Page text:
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Discussion in 'Off-Topic' started by PunkBillCarson, May 9, 2018.
You two are really identifying, conformity or stagnation ?
Except that introverted doesn't mean non-social. You can be introverted and still be very social. And I'm not convinced that there isn't some level of inherent social need in humans. Again, being social doesn't mean being out constantly, or having all of the friends all of the time, or being some kind of party animal or something. It just means you interact with people, at all, at some point. Going to the corner store and and acknowledging the cashier while you pay for stuff is being social. Having a conversation on a forum is being social. Walking through a crowd without speaking to anyone is, on some level, a social interaction. I'm all for letting people do their own thing, but on some level, complete isolation isn't going to do anyone any favors. I do think the need for social interaction is not the same in every person, and is sometimes exaggerated, but I would have trouble believing it isn't a thing.
If nothing else, there's the biological urge to reproduce. You can't do that yourself, no matter how hard some people try
Primates in general tend to be more social when they're individually vulnerable. Gorillas and orangutans, especially the males, aren't anywhere near as social as the smaller monkeys. If you took reproduction out of the mix, the great apes would mostly be loners.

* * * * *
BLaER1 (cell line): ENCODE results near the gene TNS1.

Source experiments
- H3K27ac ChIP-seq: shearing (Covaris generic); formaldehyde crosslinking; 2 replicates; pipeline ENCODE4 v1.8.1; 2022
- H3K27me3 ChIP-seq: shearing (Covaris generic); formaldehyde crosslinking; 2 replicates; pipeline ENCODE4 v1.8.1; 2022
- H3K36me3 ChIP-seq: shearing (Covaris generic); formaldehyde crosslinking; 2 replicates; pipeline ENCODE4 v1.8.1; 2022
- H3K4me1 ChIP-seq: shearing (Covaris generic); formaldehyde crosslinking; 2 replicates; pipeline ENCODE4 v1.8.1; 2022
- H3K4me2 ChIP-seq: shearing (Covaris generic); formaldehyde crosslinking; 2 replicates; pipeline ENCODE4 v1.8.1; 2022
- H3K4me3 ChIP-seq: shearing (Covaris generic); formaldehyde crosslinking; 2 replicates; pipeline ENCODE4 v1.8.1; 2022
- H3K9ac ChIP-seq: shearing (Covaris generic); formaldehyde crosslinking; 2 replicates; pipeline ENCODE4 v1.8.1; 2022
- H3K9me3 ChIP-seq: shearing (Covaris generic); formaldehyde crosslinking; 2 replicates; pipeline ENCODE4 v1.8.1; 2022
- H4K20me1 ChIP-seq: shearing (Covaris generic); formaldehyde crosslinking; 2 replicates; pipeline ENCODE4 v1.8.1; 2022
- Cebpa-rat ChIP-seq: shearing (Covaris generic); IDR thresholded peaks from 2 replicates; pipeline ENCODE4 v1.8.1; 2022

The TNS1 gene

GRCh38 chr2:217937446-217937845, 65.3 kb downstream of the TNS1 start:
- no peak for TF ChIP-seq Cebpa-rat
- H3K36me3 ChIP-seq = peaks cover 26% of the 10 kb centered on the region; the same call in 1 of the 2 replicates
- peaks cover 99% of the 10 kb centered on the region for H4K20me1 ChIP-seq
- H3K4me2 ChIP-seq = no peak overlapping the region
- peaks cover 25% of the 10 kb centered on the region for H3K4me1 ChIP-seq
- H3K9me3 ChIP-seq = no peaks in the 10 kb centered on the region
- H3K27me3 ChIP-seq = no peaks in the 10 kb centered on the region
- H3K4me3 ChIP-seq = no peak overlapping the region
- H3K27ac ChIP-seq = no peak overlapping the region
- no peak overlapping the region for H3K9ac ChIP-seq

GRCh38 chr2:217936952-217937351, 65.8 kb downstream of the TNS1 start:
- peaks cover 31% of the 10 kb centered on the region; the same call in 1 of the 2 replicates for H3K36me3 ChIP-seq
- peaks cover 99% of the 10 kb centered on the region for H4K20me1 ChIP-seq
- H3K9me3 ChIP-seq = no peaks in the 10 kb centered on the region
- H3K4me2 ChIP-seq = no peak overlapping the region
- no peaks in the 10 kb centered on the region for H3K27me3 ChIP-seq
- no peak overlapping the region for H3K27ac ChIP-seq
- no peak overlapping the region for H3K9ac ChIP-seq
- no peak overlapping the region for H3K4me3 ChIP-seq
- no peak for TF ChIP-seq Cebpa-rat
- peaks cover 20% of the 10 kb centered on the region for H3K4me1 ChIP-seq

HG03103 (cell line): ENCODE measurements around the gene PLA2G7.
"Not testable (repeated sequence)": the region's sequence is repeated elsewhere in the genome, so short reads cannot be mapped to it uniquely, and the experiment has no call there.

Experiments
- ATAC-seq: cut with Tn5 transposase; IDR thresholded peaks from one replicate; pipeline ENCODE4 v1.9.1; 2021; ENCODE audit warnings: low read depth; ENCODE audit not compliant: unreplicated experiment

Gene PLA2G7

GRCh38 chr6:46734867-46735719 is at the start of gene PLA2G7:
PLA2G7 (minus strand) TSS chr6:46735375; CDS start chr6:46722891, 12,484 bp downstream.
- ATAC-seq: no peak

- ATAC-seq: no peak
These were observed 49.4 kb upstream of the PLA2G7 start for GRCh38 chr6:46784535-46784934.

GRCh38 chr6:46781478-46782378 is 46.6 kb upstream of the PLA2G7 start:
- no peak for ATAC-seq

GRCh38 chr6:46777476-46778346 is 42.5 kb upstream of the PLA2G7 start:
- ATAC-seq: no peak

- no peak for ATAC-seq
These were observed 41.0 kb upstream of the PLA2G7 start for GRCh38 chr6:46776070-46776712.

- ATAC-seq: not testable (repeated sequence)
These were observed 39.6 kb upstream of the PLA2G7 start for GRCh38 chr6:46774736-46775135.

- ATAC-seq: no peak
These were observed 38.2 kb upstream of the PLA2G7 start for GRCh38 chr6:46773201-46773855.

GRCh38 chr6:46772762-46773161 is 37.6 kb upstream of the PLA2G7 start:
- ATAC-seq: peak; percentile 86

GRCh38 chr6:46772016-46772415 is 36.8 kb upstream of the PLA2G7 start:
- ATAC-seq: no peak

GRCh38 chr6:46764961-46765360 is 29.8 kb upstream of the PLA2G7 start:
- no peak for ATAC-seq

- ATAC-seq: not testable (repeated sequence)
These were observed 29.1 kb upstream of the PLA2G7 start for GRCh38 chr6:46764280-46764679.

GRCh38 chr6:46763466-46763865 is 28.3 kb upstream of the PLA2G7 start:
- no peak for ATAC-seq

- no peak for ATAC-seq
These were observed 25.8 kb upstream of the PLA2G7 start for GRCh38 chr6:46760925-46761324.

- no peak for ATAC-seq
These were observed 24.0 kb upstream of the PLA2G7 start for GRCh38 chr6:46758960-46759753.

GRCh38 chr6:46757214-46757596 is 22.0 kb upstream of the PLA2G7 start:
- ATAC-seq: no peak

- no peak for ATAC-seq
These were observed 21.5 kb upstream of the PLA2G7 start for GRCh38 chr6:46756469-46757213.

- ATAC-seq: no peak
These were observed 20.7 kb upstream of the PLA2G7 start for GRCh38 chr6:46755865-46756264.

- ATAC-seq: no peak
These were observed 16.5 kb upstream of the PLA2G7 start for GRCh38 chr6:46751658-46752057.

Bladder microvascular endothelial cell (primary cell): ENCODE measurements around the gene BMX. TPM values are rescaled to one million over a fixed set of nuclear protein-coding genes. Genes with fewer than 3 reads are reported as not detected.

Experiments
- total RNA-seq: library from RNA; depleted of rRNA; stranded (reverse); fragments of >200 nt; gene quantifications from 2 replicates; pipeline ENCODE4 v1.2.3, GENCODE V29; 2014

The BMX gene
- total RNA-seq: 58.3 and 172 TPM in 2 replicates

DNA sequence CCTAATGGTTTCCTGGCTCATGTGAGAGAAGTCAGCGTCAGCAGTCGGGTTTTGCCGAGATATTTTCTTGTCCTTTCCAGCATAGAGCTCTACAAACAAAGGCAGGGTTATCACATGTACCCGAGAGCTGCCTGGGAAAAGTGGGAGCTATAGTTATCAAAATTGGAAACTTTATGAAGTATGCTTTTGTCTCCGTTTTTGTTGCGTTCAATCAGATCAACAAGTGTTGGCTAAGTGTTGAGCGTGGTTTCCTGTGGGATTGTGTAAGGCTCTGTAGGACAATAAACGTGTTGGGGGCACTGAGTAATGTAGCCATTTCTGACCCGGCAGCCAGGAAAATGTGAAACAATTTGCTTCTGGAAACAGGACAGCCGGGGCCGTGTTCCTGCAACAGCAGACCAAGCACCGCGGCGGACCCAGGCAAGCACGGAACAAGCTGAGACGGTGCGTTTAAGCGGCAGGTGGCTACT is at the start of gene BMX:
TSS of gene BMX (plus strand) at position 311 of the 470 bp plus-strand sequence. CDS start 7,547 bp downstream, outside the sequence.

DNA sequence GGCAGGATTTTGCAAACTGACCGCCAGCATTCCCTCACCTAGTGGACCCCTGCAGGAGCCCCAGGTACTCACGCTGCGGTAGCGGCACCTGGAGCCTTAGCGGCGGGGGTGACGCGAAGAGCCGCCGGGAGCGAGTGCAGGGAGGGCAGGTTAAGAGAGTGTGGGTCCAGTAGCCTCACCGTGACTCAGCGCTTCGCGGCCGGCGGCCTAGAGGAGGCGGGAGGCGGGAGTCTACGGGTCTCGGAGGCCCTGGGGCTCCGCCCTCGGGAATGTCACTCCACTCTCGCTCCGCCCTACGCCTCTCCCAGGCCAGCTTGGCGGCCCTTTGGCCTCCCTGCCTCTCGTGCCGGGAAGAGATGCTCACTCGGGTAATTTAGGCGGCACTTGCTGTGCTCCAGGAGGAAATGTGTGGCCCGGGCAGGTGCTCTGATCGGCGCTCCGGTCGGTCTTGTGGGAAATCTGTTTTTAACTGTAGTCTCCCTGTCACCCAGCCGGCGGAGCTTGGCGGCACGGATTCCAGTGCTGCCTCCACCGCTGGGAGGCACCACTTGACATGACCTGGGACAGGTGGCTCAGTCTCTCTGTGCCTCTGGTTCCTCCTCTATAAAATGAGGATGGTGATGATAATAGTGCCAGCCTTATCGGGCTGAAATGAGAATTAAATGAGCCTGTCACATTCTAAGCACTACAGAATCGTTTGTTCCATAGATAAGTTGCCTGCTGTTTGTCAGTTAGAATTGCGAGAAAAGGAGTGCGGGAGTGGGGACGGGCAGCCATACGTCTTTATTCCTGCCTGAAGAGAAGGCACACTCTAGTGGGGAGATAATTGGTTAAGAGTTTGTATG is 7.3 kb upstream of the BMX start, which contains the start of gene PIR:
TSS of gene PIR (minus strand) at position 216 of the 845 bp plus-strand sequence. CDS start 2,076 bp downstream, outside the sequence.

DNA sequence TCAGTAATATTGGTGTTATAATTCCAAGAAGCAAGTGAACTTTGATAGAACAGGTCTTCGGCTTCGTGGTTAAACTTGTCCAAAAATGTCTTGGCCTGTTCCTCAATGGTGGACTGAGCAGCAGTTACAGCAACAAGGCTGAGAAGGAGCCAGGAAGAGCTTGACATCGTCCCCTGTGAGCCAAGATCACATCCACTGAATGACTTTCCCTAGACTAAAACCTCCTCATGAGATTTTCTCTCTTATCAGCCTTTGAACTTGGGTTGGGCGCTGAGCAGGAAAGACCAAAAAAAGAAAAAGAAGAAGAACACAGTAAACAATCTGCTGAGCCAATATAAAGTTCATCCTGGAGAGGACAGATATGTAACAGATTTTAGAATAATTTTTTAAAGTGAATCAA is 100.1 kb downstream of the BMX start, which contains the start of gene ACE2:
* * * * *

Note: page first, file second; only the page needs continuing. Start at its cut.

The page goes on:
It's tricky and misleading to draw broad conclusions from evolutionary biology, but we're definitely a lot less vulnerable and arguably less driven by reproduction than we once were... in the sense that there's less danger for the individual, and a smaller percentage of our lifespan is spent during the main reproductive years (15 to 40 is a big chunk of your life when you only live to be 45 or so, but not so much when dying in the 70s or 80s isn't unusual).
On the other hand, civilization is largely based on interdependence. So even though our biological drives aren't pushing us to mingle as much, the systems that we created along the way (law, infrastructure, politics, economics, technology, education, etc) force us to depend on others. In a way, we've replaced the real necessity of mutual interaction with an artificial necessity.
People at the frontiers tend to be more individualistic than those in either less developed societies or more civilized environments. That goes for physical frontiers (the Wild West was a good example) as well as conceptual frontiers (think about the difference between the early days of the Internet and now).
Some people have no difficulty continuing to act socially when there's no basic necessity for it; but even social people are affected by living in an environment where there's no real threat to make interaction necessary. That's one reason why there always has to be an enemy out there somewhere, even if our religions and governments have to invent them. And that kinda explains why people feel (consciously or otherwise) that they can take or leave laws and customs more now than in past generations.